Or if you’re lazy, you can just look up a summary on wikipedia. Now, that’s enough about themes for one post, but you get how important they are. Let’s talk about a fresh new topic altogether:



In order to teach symbolism, I’d like to briefly touch on a subject on a psychology subject called classical conditioning. There’s a well known experiment called The Little Albert experiment, where a child called “Albert” (which isn’t his real name by the way) was shown some white furry animals. At first, Albert wasn’t afraid of any of these things, however, he was then shown these furry animals again except this time, they were paired with a loud banging noise, causing the child to cry. This pairing was repeated several times… and eventually Albert had been conditioned to fear these furry animals. When a furry white rabbit or mouse was shown alone without the noise, the child would begin to cry.

Classical Conditioning

The study was highly controversial and it’s not something that can be carried out again nowadays. However, thanks to this experiment, we are provided some groundwork on how to use symbolism properly: by pairing a stimuli with a certain outcome (it can be both good or bad), we can evoke certain emotions from the audience. However, there are four things we have to keep in mind:

1. Several pairings are needed in order for this to be effective. You can’t just pair a butterfly with ‘danger’ or ‘freedom’ just one time in your story and expect it to be effective next time you show a butterfly. The pair must occur many times, and usually without your audience being aware of it.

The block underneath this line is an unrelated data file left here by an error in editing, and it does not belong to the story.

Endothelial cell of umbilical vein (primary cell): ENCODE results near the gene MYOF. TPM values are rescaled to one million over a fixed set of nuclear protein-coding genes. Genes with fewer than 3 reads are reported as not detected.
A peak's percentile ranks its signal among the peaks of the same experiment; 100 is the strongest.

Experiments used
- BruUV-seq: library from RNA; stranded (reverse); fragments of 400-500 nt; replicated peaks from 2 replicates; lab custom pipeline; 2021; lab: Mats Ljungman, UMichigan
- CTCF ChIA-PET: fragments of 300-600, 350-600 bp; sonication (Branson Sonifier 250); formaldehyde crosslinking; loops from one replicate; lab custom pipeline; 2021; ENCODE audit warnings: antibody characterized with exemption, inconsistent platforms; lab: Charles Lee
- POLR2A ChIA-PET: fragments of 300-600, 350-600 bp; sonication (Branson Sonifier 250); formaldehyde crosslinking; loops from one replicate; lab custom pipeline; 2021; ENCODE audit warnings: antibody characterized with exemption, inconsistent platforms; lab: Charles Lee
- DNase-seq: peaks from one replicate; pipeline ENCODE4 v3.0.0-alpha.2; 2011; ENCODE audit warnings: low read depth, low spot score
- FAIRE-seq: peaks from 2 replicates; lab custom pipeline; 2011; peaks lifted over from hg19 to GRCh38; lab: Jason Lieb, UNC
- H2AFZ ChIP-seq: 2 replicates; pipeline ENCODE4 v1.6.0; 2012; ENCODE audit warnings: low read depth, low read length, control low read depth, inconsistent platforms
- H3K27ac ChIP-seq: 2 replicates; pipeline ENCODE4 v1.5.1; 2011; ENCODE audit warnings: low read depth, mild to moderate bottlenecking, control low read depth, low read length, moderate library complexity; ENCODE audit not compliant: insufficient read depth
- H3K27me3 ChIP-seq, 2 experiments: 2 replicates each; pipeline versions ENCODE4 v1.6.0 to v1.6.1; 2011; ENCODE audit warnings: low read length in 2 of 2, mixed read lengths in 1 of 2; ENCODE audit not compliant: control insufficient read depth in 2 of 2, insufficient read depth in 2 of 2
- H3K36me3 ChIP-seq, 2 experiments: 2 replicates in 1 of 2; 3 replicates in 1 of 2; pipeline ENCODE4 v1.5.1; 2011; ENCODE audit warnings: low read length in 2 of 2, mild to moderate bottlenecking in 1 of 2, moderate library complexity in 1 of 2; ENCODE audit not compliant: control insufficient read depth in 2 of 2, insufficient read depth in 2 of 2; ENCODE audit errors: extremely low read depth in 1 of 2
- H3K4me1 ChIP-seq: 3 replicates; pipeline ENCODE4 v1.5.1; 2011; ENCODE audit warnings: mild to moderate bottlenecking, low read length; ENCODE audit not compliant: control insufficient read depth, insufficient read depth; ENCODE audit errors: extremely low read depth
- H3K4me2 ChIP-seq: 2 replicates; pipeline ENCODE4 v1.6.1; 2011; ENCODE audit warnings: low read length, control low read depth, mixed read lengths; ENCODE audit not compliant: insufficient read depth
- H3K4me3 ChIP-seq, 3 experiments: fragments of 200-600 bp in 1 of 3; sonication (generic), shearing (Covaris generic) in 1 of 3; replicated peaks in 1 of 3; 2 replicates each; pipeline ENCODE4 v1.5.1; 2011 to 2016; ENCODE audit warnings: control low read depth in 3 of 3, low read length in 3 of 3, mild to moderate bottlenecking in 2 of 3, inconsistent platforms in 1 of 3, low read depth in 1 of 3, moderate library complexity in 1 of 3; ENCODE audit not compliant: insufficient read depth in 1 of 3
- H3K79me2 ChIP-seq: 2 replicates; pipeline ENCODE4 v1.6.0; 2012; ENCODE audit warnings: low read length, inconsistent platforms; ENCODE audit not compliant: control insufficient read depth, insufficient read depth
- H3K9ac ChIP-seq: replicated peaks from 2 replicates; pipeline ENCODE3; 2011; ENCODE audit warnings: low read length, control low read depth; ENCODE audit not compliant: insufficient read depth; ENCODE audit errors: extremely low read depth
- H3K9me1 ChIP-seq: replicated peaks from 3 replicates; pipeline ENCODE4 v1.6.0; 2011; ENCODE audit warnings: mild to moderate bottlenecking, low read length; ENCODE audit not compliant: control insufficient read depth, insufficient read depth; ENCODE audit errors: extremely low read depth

2. Some objects have been conditioned in our daily lives, so it is not necessary to condition them again in your story. For example, candy + sweetness, smoke + danger, spider + fear and many more.

3. Don’t try anything too farfetched, for example, pairing a lollipop with a gun fight (danger). Something like that would never work because humans are just far more complicated than that. However, it is okay to pair a lollipop with something rather than sweetness, for example, poison/illness.

4. The appearance of symbolism must seem natural, or it must occur without the audience being aware of it. As long as the symbol is used in a natural setting, it doesn’t have to be kept hidden away from the audience’s consciousness, despite what many writers might say.

And finally, I want to say that the objects of symbolism don’t have to be 100% alike, but they must be similar enough. Using butterflies of different colors can substitute for using the same butterfly throughout, but there’s nothing wrong with either, so long as the audience doesn’t recognise the strangeness that’s going on.

Analysing symbolism can be a real pain in the @#&* sometimes so I won’t ask you to do it. You can to do it in your free time with your favorite movie if you’re curious enough. So before I wrap this post up, I’m going to treat you with one last technique in story writing.